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August 26, 2020 What's the Deal?

Complex deal yields North Branford sale

PHOTO | NEW HAVEN BIZ Tony Giannattasio at his company's new North Branford property.

Imagine spending months searching for the perfect location for your burgeoning business. Finally, you happen upon the ideal property at a price that seems doable. There’s just one little catch: The seller wants cash — $1.7 million, to be exact.

Actually, there’s more than one catch — the seller has a litany of non-negotiable demands.

Do you bite the bullet and go for it? Or walk away?

That’s the decision Tony Giannattasio, principal of G&G Investments LLC and owner of New Haven-based Milford Barrel Co. Inc., had to make after he toured a 33,270-square-foot building on 10 acres at 32 Commerce Dr. in North Branford.

The property, says Giannattasio, had everything his growing company needed.

Milford Barrel, based on Warwick Street in New Haven, has been reconditioning steel drums since 1972. It sells an array of plastic and steel packaging products, such as bottles, five-gallon pails, drums and bulk containers. Its customers include manufacturers and distributors that need containers to store everything from chemicals to paints, pharmaceuticals, oils, lubricants, flavors and fragrances. Most recently, due to the coronavirus pandemic, the company has been taking orders from around the country from customers needing containers for large quantities of sanitizers and cleaning products.

Milford Barrel needed a property to serve as its new distribution center. The company is on a growth trajectory, and wants to expand its packaging line.

'Our gateway to New England': 32 Commerce Dr., North Branford.

Before touring this North Branford property Giannattasio says he had spent countless hours searching available commercial sites around the region, so he was well aware of what was out there. Other properties he saw needed renovations, or didn’t have the physical requirements, including high ceilings, he needed.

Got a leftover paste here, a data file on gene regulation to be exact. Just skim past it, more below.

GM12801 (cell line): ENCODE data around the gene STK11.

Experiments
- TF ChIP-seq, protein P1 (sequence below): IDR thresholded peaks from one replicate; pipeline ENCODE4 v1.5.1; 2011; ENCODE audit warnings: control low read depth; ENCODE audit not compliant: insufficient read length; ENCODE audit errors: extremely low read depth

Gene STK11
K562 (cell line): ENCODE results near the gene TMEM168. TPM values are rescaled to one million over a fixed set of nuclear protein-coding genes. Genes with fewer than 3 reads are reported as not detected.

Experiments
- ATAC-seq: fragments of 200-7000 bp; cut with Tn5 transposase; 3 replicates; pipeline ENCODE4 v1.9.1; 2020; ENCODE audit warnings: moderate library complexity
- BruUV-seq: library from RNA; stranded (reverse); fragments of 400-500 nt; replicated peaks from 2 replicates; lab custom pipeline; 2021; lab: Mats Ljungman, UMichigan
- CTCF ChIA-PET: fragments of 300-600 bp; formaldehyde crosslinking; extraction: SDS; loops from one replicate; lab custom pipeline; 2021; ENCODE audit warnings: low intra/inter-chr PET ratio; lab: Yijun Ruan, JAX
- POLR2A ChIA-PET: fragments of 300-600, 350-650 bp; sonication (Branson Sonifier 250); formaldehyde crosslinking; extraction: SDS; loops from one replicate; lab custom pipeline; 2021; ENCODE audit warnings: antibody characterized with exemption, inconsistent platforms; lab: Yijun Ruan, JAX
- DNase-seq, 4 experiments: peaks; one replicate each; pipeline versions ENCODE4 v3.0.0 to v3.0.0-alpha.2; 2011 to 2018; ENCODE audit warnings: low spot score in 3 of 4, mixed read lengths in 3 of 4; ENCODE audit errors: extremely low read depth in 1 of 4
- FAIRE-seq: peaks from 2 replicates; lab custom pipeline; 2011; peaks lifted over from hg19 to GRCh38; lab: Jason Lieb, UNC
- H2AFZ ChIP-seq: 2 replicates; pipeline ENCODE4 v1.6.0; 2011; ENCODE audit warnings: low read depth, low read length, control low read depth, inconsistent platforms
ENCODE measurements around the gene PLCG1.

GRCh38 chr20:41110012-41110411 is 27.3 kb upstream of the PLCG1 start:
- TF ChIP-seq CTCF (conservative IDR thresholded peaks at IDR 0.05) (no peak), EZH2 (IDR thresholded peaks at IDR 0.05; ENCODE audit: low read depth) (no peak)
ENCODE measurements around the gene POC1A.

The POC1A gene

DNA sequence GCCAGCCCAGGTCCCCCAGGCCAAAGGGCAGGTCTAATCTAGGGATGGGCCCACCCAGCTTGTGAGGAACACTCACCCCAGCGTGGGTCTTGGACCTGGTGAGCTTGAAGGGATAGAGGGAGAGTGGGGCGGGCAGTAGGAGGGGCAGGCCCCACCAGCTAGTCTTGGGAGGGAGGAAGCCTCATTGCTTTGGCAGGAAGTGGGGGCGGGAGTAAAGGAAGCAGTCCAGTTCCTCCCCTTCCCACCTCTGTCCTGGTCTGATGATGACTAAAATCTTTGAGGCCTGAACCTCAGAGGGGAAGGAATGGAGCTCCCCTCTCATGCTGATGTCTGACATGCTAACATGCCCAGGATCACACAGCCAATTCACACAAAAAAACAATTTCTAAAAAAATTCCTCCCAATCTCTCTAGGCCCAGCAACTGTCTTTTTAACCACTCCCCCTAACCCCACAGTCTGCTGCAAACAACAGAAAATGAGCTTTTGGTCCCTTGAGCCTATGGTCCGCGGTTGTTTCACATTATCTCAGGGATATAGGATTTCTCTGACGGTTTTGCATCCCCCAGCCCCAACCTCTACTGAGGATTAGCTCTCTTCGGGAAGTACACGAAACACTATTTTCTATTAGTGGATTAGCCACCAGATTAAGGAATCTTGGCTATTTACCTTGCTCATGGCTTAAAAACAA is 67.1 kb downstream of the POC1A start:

Giannattasio had a lengthy wish list, and the Commerce Drive location checked all the boxes.

“I knew from the first showing,” Giannattasio says.

What made this particular property so appealing?

It’s centrally located, on a cul-de-sac, with quick access to I-91 and I-95. This was key, as the bulk of Milford Barrel’s customers are in the Northeast, as far north as Maine and upstate New York, and south to New Jersey. The site is fenced-in and gated, with a security system. It has a large, 24,000-square-foot warehouse and 10,000 square feet of office space, well-suited for the company’s sales and marketing people.

Another key attraction? A covered loading and parking area that could accommodate the business’ fleet of trucks and trailers. The property’s acreage afforded room to grow, says Giannattasio.

“We are expanding our business, and there is room to expand there,” Giannattasio says.

Now that Giannattasio had found an ideal property to accommodate his needs, he knew he wanted to buy it.

The hard part? The seller’s unique situation.

The property was owned by Norwalk-based Frontier Communications, the financially troubled telecom company that filed for Chapter 11 bankruptcy in April as part of a sweeping restructuring plan.

Frontier’s financial situation led to a series of unusual contingencies, explains Bill Clark, senior vice president with the Geenty Group, Realtors in Branford, who represented Giannattasio in the deal.

First, any buyer had to pay in cash, with no mortgage. The buyer could do inspections for informational purposes, but there would be no negotiation on price. According to Clark, his client also had to agree to a leaseback option if Frontier wanted to use the space.

Additionally, the state’s Public Utility Regulatory Authority (PURA) had to approve the sale of the building. Finally, the seller’s agency would not provide any sales commission, leaving it to Giannattasio to compensate Clark for his work on the deal.

“This was a very difficult sale for me, with some crazy contingencies, and I am surprised I got it done,” Clark says. “There were so many contingencies, almost no one would be willing to abide by it.”

His client, however, agreed to the terms. They did inspections and Frontier provided a Phase I environmental report, which showed no concerns. PURA approved the contract, allowing the sale to proceed to closing in April.

“They were willing to pay [$1.7 million] cash — it was amazing,” Clark says. “All of the contingencies were met.”

Ultimately, Frontier, which didn’t respond to requests for comment on this story, never needed to lease back space.

Because the building had everything he wanted, Giannattasio says, “I was willing to work with Frontier and meet their parameters, so it worked out for all of us.”

Milford Barrel is now using the building for distribution, shipping and receiving, storage and maintenance. After some minor renovations, the company got the North Branford location fully operational this summer. Giannattasio still has the New Haven property, too, as this was an expansion, he says.

“This provides our gateway to New England,” Giannattasio said.

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